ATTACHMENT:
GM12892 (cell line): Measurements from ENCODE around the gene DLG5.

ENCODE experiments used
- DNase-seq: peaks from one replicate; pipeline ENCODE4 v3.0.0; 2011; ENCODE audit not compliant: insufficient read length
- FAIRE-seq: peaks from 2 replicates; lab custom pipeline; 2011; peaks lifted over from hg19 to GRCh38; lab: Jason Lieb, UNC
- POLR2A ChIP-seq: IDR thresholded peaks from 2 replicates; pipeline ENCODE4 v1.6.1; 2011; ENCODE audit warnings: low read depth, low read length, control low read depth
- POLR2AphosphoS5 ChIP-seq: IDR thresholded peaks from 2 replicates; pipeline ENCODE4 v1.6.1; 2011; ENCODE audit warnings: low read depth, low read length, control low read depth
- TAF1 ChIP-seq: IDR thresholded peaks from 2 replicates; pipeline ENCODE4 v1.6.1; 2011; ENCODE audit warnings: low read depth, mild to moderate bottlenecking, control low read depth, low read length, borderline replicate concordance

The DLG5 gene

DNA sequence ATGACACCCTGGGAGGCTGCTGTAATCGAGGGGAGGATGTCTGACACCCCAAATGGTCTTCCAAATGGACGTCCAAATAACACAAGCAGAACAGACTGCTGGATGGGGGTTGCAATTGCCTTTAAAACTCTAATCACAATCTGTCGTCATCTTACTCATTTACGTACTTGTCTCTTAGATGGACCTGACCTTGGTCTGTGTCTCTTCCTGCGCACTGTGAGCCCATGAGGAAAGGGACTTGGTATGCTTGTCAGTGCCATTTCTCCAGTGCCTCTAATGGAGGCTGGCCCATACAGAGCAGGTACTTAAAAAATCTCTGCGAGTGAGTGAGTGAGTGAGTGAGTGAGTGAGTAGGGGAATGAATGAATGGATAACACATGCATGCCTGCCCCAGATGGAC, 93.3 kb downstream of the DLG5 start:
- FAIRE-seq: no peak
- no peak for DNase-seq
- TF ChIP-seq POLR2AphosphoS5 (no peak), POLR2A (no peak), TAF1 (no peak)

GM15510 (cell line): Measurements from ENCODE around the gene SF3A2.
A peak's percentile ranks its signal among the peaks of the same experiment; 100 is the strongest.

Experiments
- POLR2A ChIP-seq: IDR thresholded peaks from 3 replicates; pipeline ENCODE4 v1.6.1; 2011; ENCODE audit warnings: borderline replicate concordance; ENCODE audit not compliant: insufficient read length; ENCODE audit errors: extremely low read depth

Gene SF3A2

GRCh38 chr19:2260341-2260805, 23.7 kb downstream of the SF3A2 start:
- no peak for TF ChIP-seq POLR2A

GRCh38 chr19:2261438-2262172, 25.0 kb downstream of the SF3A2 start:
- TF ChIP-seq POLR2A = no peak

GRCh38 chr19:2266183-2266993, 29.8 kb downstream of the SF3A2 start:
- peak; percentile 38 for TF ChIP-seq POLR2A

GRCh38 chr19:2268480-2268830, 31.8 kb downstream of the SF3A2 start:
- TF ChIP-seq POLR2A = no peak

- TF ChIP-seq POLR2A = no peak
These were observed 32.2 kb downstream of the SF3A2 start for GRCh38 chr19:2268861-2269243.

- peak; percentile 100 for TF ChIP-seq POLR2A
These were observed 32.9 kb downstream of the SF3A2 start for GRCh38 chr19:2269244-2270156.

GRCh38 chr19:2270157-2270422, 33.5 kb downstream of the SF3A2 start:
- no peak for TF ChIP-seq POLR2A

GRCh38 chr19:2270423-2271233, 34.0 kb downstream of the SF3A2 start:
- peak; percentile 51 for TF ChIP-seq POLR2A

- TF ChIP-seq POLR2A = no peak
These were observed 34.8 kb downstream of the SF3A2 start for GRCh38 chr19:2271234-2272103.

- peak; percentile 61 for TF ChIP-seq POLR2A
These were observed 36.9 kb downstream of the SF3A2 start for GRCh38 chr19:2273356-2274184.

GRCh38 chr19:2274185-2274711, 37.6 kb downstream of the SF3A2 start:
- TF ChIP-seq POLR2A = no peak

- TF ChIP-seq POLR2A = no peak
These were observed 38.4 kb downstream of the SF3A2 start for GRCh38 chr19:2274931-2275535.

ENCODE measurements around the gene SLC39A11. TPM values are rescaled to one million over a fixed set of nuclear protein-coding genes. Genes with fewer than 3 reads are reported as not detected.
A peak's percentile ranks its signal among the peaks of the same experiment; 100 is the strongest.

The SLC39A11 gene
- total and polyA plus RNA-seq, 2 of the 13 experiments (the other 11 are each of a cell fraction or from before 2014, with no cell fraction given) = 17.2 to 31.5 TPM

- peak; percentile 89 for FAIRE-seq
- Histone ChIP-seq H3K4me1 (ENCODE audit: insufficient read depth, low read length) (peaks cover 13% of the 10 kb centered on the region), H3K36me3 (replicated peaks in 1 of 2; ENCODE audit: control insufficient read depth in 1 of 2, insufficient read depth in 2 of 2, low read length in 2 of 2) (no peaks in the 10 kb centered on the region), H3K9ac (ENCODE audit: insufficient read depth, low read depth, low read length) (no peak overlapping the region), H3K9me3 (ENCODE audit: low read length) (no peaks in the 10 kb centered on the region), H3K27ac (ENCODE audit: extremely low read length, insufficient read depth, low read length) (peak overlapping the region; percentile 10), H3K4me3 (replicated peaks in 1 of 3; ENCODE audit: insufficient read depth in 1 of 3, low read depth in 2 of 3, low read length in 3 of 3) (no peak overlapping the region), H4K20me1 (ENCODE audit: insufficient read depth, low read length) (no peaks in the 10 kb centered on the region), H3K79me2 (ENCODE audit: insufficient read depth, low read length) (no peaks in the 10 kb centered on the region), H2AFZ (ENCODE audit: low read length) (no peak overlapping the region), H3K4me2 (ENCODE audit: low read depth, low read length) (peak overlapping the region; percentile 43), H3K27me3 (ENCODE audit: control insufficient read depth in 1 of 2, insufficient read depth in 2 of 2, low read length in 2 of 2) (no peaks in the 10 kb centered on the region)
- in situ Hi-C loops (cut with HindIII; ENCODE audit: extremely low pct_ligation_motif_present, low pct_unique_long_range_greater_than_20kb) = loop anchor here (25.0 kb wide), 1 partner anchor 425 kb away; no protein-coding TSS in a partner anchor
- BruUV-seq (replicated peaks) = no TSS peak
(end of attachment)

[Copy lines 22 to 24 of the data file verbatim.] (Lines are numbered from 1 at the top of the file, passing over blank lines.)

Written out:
GRCh38 chr19:2266183-2266993, 29.8 kb downstream of the SF3A2 start:
- peak; percentile 38 for TF ChIP-seq POLR2A

GRCh38 chr19:2268480-2268830, 31.8 kb downstream of the SF3A2 start: